Besides from providing light, LED lights would also be used for data transmittal
UN/DICYT Just as Wi-Fi routers replaced wires, LED light bulbs could replace wireless networks. UNal engineers are working on the possibility of transmitting data through visible light. As his UNal Telecommunications Engineering master’s thesis project, Germán Alfredo Chávarro proposed developing a basic Visible Light Communication (VLC) transmission system. This system would allow transmitting audio information using visible light communication.
In a device designed in his Communications Engineering master’s thesis project, Chávarro receives the light signal and converts it into an electrical pulse, and after processing, the signal is sent to a speaker so it can be heard.
Chávarro explains that for now this is only a basic project as he is only in his first quarter of his graduate degree.
In any case his idea is part of an ambitious initiative of the UNal Telecommunications Engineering Master’s program which hopes to achieve great speeds in data transmission and protocols with transmission error correction.
“This is a research scope where several international experts are currently working and UNal is right there beside. This institution is pioneering research in this field in Colombia,” said Chávarro.
Germán Alfredo says that lately there has been more interest in using LED technology in several applications such as lighting, communications and medicine, amongst other fields.
According to McKinsey & Company data the LED light bulb market will increase 30% per year until 2020, when sales reach US $81.000 billion, which will represent 60% of the total lighting market in the world.
This trend and the benefits such as low energy consumption, immunity to electromagnetic interference, small size, low cost and long useful life have driven interest of researchers who are focusing part of their scientific work in obtaining new applications and uses.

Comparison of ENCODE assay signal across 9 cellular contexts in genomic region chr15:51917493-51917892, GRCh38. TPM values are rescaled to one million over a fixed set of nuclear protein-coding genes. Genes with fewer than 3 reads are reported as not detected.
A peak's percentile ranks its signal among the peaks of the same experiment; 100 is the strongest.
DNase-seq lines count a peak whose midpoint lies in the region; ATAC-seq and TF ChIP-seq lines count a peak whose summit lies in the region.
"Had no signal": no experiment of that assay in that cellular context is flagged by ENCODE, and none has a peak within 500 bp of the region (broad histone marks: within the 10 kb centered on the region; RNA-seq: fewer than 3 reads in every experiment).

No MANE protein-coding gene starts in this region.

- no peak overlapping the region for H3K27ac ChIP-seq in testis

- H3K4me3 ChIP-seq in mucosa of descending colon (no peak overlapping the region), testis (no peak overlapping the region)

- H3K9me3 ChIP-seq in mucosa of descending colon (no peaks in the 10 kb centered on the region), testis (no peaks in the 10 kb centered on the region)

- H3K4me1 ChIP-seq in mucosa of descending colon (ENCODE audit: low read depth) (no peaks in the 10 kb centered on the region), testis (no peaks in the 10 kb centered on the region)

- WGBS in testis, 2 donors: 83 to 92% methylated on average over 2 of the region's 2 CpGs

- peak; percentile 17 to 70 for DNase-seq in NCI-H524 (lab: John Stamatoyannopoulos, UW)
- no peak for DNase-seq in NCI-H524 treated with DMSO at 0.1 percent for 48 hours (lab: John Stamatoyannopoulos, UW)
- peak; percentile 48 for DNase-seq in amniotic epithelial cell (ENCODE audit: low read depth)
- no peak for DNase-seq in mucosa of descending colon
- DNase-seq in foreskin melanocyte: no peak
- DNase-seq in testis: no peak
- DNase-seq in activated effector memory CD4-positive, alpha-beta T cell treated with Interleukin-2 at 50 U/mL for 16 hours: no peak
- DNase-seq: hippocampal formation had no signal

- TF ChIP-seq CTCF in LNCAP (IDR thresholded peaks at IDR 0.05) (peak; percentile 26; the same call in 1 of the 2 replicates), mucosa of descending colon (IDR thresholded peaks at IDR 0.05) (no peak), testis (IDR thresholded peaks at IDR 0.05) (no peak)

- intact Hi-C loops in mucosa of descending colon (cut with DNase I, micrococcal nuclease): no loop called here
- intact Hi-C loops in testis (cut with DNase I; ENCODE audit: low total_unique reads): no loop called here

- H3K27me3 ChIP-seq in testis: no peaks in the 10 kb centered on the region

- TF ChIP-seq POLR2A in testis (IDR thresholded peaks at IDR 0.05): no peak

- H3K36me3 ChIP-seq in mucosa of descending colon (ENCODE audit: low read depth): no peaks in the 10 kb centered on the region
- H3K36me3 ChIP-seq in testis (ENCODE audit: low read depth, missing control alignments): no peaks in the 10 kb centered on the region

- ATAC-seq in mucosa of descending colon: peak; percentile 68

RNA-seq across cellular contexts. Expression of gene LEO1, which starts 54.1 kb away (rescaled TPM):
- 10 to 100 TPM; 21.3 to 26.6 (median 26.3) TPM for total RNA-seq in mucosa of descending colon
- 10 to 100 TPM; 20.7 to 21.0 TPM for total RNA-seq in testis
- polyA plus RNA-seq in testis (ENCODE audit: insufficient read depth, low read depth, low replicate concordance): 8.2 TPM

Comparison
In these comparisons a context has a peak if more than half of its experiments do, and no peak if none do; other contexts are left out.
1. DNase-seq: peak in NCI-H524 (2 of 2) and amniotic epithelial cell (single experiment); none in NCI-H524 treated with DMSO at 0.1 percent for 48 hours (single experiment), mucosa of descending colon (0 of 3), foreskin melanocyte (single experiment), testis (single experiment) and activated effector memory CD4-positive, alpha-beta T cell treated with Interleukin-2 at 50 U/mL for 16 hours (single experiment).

One of the key features of using LED technology is that it is capable of direct modulation to dozens of megahertz, a useful attribute for communications through visible light or VLC.
“Taking advantage of the visible light spectrum can reduce costs in antennas and cooling rooms as they would use conventional LED lamps or lighting posts. Safety also increases as coverage areas are limited by light incidence as it does not pass through walls,” said Chávarro.
Another benefit for transmission is using the visible light spectrum as it has greater bandwidth and speed.
“The visible light spectrum is greater than microwaves and radio waves; in other words, greater simultaneous communication at different wave lengths enables greater transference rates,” he said.
Furthermore it may be used in any place without radiation damages, interference or electromagnetic disturbances in hospitals, aircrafts but also such as the in Colombian case, in remote areas.